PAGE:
Mansfield named CEO of RDF Media USA
Had worked for RDF in the U.K. for the past seven years
Veteran British TV executive Grant Mansfield has been named CEO of RDF Media USA.
He replaces Chris Coelen, who exited in December after four years.
Mansfield, who has been with RDF in the U.K. for the past seven years, will move to Los Angeles, working out of RDF USA's main stateside office. He starts this month.
In addition to his new responsibilities at RDF USA, Mansfield will continue as RDF's group director of factual, entertainment and comedy -- a post to which he was recently promoted -- working with U.K. broadcasters.
"Grant brings an immense amount of experience to our U.S. business at a very important time," RDF Media Group CEO David Frank said. "The U.S. remains a top priority for us as a group, and I believe this appointment will help us build on the considerable successes we've had in the world's most valuable TV market."
There have been indications that RDF would look to replace American Coelen with a British executive who has closer cultural and business ties to the parent company and the U.K. creative community.
Indeed, "Mansfield's presence in the U.S. is designed to lead to even greater collaboration between RDF's creative teams in the U.K. and the U.S.," the company said Monday in announcing his appointment.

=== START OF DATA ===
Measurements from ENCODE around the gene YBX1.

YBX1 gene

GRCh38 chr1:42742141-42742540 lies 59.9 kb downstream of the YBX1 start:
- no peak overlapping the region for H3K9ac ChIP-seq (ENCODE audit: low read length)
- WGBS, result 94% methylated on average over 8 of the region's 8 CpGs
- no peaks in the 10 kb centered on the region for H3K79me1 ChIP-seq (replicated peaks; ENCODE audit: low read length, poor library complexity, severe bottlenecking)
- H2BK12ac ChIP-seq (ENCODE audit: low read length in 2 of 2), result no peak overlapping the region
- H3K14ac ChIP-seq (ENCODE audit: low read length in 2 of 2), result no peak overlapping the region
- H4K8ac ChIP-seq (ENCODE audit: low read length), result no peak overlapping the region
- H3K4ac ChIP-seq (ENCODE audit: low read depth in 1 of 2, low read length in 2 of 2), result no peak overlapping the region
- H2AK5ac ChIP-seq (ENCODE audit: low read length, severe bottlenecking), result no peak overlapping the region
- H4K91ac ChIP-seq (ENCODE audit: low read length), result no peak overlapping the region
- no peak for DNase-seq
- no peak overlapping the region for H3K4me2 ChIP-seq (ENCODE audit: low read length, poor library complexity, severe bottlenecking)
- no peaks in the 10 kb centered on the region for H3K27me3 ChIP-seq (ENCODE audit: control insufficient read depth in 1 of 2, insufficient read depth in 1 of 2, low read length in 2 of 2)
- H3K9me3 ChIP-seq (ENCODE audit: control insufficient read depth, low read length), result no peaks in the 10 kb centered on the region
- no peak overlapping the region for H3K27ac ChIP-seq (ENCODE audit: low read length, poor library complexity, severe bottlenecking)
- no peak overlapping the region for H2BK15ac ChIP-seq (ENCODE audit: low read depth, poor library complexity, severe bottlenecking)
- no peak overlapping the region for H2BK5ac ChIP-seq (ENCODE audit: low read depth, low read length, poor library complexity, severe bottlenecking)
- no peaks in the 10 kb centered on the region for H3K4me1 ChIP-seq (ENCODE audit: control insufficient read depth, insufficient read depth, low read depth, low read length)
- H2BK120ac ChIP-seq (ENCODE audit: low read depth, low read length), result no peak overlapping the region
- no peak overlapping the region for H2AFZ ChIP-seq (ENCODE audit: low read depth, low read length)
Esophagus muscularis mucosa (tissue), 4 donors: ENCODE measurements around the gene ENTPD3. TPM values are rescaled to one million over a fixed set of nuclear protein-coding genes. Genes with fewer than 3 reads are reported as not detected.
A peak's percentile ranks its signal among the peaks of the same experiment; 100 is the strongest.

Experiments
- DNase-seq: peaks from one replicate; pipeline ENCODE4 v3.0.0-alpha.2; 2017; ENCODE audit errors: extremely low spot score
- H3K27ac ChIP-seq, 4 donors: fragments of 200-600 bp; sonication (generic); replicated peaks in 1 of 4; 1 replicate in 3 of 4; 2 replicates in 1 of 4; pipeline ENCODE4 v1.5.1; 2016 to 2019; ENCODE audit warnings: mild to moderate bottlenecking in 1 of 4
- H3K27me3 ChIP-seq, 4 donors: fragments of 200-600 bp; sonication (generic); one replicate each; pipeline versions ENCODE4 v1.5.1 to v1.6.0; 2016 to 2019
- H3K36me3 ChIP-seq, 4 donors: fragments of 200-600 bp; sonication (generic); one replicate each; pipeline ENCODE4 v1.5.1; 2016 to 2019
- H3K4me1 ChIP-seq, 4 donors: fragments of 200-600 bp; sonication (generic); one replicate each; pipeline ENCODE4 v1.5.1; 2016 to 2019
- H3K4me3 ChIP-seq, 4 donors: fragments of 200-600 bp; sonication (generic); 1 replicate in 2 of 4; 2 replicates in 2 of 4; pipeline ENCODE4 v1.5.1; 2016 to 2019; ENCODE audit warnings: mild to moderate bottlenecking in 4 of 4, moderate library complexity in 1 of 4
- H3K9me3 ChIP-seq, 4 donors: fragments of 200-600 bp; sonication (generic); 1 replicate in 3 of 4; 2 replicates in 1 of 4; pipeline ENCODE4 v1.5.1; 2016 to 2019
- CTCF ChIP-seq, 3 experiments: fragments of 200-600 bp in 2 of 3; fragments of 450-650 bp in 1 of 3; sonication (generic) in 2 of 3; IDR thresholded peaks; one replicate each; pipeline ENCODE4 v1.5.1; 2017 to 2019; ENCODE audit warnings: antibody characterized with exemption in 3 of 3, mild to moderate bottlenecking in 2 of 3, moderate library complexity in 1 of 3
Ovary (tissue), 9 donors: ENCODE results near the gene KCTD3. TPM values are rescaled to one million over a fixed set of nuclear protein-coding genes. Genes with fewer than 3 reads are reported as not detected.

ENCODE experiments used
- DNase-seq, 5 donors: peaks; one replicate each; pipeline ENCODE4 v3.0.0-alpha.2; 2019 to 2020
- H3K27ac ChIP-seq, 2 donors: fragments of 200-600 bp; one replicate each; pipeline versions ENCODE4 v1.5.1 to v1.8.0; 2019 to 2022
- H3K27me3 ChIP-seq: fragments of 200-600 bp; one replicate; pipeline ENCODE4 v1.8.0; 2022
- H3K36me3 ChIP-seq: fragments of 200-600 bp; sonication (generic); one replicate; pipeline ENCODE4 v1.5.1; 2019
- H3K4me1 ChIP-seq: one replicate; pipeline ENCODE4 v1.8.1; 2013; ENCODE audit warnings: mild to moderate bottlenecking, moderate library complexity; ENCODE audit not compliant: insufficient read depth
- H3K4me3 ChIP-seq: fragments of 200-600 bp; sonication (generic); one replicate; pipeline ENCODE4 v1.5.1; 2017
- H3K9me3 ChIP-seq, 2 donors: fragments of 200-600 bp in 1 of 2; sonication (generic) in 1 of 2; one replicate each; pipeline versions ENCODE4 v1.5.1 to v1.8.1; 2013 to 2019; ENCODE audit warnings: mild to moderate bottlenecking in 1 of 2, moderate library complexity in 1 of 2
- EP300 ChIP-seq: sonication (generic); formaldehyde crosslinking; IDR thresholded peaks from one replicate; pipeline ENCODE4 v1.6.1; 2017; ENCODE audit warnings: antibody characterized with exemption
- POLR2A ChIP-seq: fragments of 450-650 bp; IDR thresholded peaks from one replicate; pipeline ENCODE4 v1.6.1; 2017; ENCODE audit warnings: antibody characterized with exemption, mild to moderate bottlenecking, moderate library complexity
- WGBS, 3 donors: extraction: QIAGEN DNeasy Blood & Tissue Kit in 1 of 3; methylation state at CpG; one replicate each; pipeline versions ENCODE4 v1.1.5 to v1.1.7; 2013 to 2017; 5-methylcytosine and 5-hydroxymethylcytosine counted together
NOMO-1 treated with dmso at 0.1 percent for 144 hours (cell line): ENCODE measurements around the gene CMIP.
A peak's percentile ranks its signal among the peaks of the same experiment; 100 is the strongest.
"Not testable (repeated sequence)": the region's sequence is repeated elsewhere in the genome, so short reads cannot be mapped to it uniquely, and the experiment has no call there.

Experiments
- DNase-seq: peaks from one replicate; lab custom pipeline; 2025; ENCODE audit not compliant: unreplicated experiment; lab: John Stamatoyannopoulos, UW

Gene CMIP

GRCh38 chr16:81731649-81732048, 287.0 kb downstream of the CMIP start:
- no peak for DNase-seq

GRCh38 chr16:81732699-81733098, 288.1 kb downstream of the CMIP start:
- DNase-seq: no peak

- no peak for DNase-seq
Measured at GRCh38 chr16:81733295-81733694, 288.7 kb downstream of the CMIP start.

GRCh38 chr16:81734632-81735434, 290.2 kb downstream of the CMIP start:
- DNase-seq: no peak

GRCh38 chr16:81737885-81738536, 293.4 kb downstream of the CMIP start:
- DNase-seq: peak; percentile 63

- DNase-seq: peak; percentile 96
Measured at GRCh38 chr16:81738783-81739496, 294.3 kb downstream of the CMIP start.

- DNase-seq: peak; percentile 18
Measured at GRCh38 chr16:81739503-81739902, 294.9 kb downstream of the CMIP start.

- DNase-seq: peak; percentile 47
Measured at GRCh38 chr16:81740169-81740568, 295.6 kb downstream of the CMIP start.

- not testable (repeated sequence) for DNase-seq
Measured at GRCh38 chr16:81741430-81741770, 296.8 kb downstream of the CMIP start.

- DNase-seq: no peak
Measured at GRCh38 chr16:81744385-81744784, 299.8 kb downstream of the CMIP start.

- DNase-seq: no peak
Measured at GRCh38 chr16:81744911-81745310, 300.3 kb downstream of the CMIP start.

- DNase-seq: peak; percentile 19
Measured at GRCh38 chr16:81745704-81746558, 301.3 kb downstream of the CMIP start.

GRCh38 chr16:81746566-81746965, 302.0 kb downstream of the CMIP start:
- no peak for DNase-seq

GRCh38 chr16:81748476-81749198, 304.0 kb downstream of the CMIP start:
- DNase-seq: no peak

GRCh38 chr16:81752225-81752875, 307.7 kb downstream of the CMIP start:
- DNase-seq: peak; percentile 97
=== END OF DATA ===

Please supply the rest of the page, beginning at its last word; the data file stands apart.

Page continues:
Mansfield joined RDF as managing director of RDF TV in 2002 from Granada, where he oversaw such hit shows as "Coronation Street," "Cold Feet" and "I'm a Celebrity ... Get Me Out of Here!" as director of programs.
His resume also includes stints at U.K. broadcasters ITV and BBC; he spent 18 years working on documentaries and features at the latter.
Mansfield's appointment follows the hire last month of leading ITV entertainment executive Natalka Znak, who was tapped as RDF USA's executive vp and head of development.
RDF USA's series credits include ABC's veteran "Wife Swap," Fox's "Secret Millionaire" and "Don't Forget the Lyrics," ABC's "Find My Family," Oxygen's "Addicted to Beauty," TLC's upcoming "One Big Happy Family" and Syfy's "Being Human," the company's first scripted series.
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